While overall workplace injuries have been falling in the last decade, the numbers of deadly and catastrophic injuries are actually on the rise.
A new report recommends that employers focus their injury prevention efforts on reviewing accidents that could have resulted in serious injury or death, as well as on near misses, where a potentially serious accident was narrowly avoided.
The "Serious Injury and Fatality Prevention: Perspectives and Practices" report, by the Campbell Institute, recommends that employers focus on their internal processes that could lead to serious injuries and fatalities, rather than on human error itself.
They should focus on identifying and fixing holes in their safety management system, examine their workplace culture, and change or modify work processes so as to eliminate the chances of human error affecting safety.
The report recommends that organizations don't put the blame on the injured worker, but instead take a look at internal factors that contributed to an accident. To identify events or near events that could have led to serious injury or death, the prevention model in the report recommends focusing on and studying:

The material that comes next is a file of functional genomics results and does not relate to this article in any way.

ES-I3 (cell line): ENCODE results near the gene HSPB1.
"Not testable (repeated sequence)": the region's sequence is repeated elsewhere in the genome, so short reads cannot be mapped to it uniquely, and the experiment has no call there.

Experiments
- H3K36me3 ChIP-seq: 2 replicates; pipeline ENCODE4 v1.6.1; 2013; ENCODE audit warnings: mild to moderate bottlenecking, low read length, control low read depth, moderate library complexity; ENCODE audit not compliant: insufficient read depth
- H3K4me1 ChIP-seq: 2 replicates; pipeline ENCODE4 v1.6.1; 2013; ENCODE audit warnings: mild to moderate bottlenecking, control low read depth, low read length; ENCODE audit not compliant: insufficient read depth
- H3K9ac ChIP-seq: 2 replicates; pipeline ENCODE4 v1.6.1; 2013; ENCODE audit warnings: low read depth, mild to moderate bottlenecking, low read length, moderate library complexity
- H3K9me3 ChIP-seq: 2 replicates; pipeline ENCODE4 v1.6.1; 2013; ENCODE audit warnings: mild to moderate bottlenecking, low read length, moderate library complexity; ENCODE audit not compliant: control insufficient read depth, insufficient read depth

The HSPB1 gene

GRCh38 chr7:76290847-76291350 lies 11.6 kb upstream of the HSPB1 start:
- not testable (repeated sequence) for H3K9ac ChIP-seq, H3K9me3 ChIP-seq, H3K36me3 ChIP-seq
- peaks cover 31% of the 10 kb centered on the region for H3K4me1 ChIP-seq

By identifying potential precursors to such events and educating employees about those precursors, companies can focus on eliminating the potential for accidents to occur in the first place. One key component of this method is to identify which smaller accidents or near misses had the most potential to inflict serious injury or death.
Establish a system for reporting near misses. Consider:
When rolling out the plan, hold a safety meeting explaining to employees why the company is focusing on the smaller incidents and near misses, and how a minor incident can turn major. Explain the importance of looking at potential rather than actual outcomes for minor incidents.
Farming doesn’t stop in the winter, there are animals to be fed, crops to be handled, machines to be repaired and so much more.
Here are some reminders for workers who are out bracing the cold everyday. Stay warm & safe everyone!
Dehydration may seem like a minor ailment, but it can be quite dangerous. In fact, most heat illnesses are caused by dehydration. Did you know that by the time a person is thirsty, he or she is already 2 to 3 percent dehydrated? Once this occurs, it's difficult to make up for the lost hydration.